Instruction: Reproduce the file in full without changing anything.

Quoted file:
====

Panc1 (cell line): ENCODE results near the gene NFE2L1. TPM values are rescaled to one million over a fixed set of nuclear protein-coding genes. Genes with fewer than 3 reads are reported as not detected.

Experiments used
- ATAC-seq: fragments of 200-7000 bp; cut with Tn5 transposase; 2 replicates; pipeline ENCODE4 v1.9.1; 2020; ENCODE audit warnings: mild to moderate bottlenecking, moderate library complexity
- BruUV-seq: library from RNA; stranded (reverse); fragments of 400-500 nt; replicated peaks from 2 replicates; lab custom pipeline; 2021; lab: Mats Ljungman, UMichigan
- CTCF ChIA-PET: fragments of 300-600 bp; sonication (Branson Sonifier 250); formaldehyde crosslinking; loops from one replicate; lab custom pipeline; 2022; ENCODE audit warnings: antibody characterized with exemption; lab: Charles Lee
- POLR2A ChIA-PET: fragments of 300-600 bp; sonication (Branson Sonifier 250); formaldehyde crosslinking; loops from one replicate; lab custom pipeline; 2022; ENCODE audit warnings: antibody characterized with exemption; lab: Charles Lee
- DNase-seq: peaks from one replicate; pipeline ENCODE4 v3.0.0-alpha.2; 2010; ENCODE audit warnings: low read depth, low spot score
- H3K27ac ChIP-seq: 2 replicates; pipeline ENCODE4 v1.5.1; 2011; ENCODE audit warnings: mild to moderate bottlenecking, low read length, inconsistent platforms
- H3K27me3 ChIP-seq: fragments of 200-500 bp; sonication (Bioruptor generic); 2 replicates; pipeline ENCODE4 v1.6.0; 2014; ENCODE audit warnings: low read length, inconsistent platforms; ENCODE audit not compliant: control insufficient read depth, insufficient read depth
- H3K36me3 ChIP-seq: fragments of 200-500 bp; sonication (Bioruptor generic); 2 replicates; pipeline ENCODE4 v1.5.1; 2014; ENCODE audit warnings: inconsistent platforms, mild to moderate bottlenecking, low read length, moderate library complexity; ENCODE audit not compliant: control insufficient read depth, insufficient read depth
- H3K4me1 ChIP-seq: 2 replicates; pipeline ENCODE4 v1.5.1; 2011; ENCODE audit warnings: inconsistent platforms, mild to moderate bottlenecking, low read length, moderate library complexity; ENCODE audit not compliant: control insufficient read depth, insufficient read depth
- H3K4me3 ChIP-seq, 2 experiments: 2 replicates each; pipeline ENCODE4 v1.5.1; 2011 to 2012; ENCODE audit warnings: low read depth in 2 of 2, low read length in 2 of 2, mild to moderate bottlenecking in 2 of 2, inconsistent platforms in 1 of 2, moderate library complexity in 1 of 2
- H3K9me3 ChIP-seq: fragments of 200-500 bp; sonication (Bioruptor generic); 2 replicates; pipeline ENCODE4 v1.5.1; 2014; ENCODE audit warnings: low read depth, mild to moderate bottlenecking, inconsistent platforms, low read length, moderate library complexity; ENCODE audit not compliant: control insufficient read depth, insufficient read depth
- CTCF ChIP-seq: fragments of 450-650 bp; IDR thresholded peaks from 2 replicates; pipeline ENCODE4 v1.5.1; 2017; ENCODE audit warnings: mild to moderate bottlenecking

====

Panc1 (cell line): ENCODE results near the gene NFE2L1. TPM values are rescaled to one million over a fixed set of nuclear protein-coding genes. Genes with fewer than 3 reads are reported as not detected.

Experiments used
- ATAC-seq: fragments of 200-7000 bp; cut with Tn5 transposase; 2 replicates; pipeline ENCODE4 v1.9.1; 2020; ENCODE audit warnings: mild to moderate bottlenecking, moderate library complexity
- BruUV-seq: library from RNA; stranded (reverse); fragments of 400-500 nt; replicated peaks from 2 replicates; lab custom pipeline; 2021; lab: Mats Ljungman, UMichigan
- CTCF ChIA-PET: fragments of 300-600 bp; sonication (Branson Sonifier 250); formaldehyde crosslinking; loops from one replicate; lab custom pipeline; 2022; ENCODE audit warnings: antibody characterized with exemption; lab: Charles Lee
- POLR2A ChIA-PET: fragments of 300-600 bp; sonication (Branson Sonifier 250); formaldehyde crosslinking; loops from one replicate; lab custom pipeline; 2022; ENCODE audit warnings: antibody characterized with exemption; lab: Charles Lee
- DNase-seq: peaks from one replicate; pipeline ENCODE4 v3.0.0-alpha.2; 2010; ENCODE audit warnings: low read depth, low spot score
- H3K27ac ChIP-seq: 2 replicates; pipeline ENCODE4 v1.5.1; 2011; ENCODE audit warnings: mild to moderate bottlenecking, low read length, inconsistent platforms
- H3K27me3 ChIP-seq: fragments of 200-500 bp; sonication (Bioruptor generic); 2 replicates; pipeline ENCODE4 v1.6.0; 2014; ENCODE audit warnings: low read length, inconsistent platforms; ENCODE audit not compliant: control insufficient read depth, insufficient read depth
- H3K36me3 ChIP-seq: fragments of 200-500 bp; sonication (Bioruptor generic); 2 replicates; pipeline ENCODE4 v1.5.1; 2014; ENCODE audit warnings: inconsistent platforms, mild to moderate bottlenecking, low read length, moderate library complexity; ENCODE audit not compliant: control insufficient read depth, insufficient read depth
- H3K4me1 ChIP-seq: 2 replicates; pipeline ENCODE4 v1.5.1; 2011; ENCODE audit warnings: inconsistent platforms, mild to moderate bottlenecking, low read length, moderate library complexity; ENCODE audit not compliant: control insufficient read depth, insufficient read depth
- H3K4me3 ChIP-seq, 2 experiments: 2 replicates each; pipeline ENCODE4 v1.5.1; 2011 to 2012; ENCODE audit warnings: low read depth in 2 of 2, low read length in 2 of 2, mild to moderate bottlenecking in 2 of 2, inconsistent platforms in 1 of 2, moderate library complexity in 1 of 2
- H3K9me3 ChIP-seq: fragments of 200-500 bp; sonication (Bioruptor generic); 2 replicates; pipeline ENCODE4 v1.5.1; 2014; ENCODE audit warnings: low read depth, mild to moderate bottlenecking, inconsistent platforms, low read length, moderate library complexity; ENCODE audit not compliant: control insufficient read depth, insufficient read depth
- CTCF ChIP-seq: fragments of 450-650 bp; IDR thresholded peaks from 2 replicates; pipeline ENCODE4 v1.5.1; 2017; ENCODE audit warnings: mild to moderate bottlenecking